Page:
Whether you are a complete beginner, or a guitarist taking the switch over, it never hurts to get some advice. The bass may come off as easy and unimportant to some, but those people underestimate it greatly.
The bass is unique, with its own tones, scales, roles in music, and vibes. Moreover, the bass can be completely different depending on who is wielding it. Think of John Entwistle, the Flea, Victor Wooten, and James Jamerson. All incredibly skilled musicians, yet they all have their own, special twist on what it means to be a bassist. If you’re looking to pick up your first bass guitar, be sure to read our guide to the best bass guitar for beginners.
Every bassist needs to form their own style after a while, but today we’ll look at some basics that will help lead you down the road of discovery.
1. Pick or no pick? That’s the question.
Many bassists think it’s near sinful to use a pick, but little do they know that some of their favorite musicians used them often. David Ellefson, Paul McCartney, and Chris Squire all used a pick. Even John Paul Jones and John Entwistle were known to occasionally use a pick, depending on the style and feel of a song. So, is it right for you?
It’s an age-old question, but the fact is, is that it depends on what you prefer and what kind of music you plan on playing. If you’re into metal, rock ‘n roll, or funk, a pick can be very helpful in hitting the right hard tones, but if you’re more into jazz, blues, or pop, you’ll want to use your fingers to catch the mellow, muted tones.
All in all, learning to play with and without a pick is a great way to quickly learn more about the different styles and moods of certain genres, as well as the tones of your own bass.
2. Not to get technical but..
Especially in the realm of jazz, blues, and reggae, many bassists tend to do a lot of improv and “grooving.” Of course, there is nothing wrong with that, but the best bassists know that to really hone your skills, no matter what style you play in, is to be able to play technical music.
The best technical music to hone your skills is a healthy mix of classical music (think Beethoven, Vivaldi, Bach, etc.), progressive metal, and traditional Irish music. These three genres are heavy in techniques and technicalities. They will help you with finger strength, precision, octave changes, and learning major and minor keys and how to switch between them, as well as the changing of time signatures.
This is one of the most important points for playing almost any instrument, but especially for bass. You want to play as many different styles as you can with as many different musicians as you can. The best bassists are the ones who can play anything with anyone at any time.
Moreover, you need to experiment with your instrument itself. Find out what makes it tick and what makes the best sound. Victor Wooten is a prime example of experimentation. He once used a ponytail hair band and wrapped it around his fretboard, finding out that tight cloth can bring out certain, warm harmonics, making his bass sound like a slightly distorted guitar. He would’ve never known if he didn’t experiment.
4. Tonight at the Improv!
We’ve gone over being technical. That’s extremely important. Nevertheless, learning to play on the spot is how many musicians create. For example, The Grateful Dead and the Allman Brothers Band (not to mention pretty much all of the psychedelic rock movement) were experts at making stuff up. They learned what sounds good, what keys worked, and what notes and tones fit in and out of those keys. Although it’s a big debate on whether the ability to improvise is more important than technical training, improvising is a huge part of becoming a good musician.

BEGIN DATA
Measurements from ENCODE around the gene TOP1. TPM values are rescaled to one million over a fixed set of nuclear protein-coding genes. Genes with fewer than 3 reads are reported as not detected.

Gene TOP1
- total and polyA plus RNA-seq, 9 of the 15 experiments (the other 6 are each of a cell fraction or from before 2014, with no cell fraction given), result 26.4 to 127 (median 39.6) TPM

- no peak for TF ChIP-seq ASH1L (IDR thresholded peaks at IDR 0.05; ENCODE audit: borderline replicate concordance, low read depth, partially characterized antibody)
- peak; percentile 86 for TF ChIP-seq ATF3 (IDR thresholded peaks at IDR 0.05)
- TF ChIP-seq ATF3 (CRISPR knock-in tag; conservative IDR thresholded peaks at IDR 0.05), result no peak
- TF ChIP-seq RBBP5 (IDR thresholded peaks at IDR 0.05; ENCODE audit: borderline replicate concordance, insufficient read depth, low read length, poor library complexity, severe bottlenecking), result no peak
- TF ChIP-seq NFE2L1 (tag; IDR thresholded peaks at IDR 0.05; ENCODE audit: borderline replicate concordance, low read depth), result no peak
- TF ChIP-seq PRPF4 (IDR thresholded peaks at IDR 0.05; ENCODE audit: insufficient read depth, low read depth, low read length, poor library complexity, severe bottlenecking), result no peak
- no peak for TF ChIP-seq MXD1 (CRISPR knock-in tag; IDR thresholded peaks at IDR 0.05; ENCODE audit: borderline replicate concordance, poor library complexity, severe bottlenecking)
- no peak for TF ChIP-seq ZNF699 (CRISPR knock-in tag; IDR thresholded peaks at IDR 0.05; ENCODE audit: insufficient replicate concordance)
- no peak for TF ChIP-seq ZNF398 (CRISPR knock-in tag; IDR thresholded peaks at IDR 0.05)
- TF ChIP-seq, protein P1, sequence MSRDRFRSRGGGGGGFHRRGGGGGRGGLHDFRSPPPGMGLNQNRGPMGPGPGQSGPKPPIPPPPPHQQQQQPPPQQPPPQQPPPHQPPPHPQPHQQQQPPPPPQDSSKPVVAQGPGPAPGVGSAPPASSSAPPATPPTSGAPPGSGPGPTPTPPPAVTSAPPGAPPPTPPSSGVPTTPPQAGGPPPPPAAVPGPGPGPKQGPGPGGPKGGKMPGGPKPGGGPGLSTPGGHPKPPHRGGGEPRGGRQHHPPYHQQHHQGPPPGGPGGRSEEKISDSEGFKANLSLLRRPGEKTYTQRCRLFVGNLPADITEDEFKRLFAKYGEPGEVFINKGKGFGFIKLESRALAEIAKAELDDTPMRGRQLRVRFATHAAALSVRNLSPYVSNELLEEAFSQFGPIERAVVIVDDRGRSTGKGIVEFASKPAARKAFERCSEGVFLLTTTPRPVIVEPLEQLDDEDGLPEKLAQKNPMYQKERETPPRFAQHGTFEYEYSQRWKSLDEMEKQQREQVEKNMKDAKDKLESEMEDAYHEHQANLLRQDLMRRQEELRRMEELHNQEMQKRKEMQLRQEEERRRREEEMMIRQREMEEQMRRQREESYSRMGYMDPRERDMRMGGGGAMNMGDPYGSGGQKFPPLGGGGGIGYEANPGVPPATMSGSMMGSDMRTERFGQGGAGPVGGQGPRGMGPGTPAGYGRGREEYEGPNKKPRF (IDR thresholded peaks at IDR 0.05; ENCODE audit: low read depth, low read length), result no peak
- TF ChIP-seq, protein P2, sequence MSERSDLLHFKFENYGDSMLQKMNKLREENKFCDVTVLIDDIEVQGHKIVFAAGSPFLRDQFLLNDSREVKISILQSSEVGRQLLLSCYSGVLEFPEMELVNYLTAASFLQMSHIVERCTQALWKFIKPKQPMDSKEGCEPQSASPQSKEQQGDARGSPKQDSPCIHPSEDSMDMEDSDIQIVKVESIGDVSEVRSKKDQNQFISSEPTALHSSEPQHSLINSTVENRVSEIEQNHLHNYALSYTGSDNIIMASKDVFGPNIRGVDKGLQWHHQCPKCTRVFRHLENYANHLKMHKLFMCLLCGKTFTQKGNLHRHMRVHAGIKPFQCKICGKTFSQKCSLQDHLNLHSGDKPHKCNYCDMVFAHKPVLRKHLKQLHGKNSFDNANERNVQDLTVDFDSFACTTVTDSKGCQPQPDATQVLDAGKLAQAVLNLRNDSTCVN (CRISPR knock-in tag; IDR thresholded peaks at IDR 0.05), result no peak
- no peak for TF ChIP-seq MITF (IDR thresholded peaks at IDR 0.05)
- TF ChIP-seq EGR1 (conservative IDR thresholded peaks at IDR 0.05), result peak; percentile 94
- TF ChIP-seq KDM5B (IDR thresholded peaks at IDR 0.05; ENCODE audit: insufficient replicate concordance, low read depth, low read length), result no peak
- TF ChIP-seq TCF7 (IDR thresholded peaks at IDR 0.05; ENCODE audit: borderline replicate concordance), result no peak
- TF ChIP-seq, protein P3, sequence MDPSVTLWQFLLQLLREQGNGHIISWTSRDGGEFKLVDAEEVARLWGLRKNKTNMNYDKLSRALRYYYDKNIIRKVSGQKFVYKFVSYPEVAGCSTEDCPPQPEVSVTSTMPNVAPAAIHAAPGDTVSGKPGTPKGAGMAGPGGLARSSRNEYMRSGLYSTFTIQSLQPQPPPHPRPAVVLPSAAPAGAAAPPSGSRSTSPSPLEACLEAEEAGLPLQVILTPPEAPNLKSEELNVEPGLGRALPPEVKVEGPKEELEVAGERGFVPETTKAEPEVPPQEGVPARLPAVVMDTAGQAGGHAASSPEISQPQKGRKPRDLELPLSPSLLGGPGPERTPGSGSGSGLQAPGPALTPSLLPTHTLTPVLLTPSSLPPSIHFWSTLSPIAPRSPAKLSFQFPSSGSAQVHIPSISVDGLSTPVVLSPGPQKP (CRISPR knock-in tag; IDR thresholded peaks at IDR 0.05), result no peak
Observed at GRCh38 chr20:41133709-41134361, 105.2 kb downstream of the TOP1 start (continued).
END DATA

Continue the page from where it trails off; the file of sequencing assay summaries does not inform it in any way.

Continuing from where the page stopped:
When it comes to bass, specifically, improv can help you create killer bass lines, learn the “pop and slap” technique better, and keep a groove going in a band along with the drummer, which is the backbone of the song. Improvising also goes along with experimentation, in nearly a literal sense.
5. One finger, two finger, maybe more.
Typically, if you aren’t using a pick, you’re using your index and middle finger to play the bass, but learning to use your ring finger, and even your pinky, is highly recommended. At first, it’s pretty difficult; your ring finger and pinky are the weak links, always unneeded and unused.
Many bassists use grip strengtheners, which can be found at many fitness shops for $10-20. Although that definitely helps, practice is the most important. You’ll get tired and you’ll get blisters, but eventually your fingers will be strong and dexterous.
If you can do it, you’ll be able to use four fingers to play bass, and that is a sign of an expert. You’ll be able to play faster, harder, and more in-depth on both the technical side and improv. Also, let’s be honest, it just looks cool.
So what have we learned?
There are many different routes to train and practice to become a better bassist. As someone who has played upright bass for thirteen years and electric for seven, I know that it can be hard, but determination and ambition are key. You’ll want to give up, you’ll want to stop, but don’t. It’s all about the long road. You can learn more about guitar training at Guitar Frets – Fretboard Memory, Music Theory and Relative Pitch Ear Training.
Find your style, find what you’re good at, experiment and improvise, learn technique and the technicalities, and put those other fingers to use. If you do all of that, you’ll be shredding bass in no time.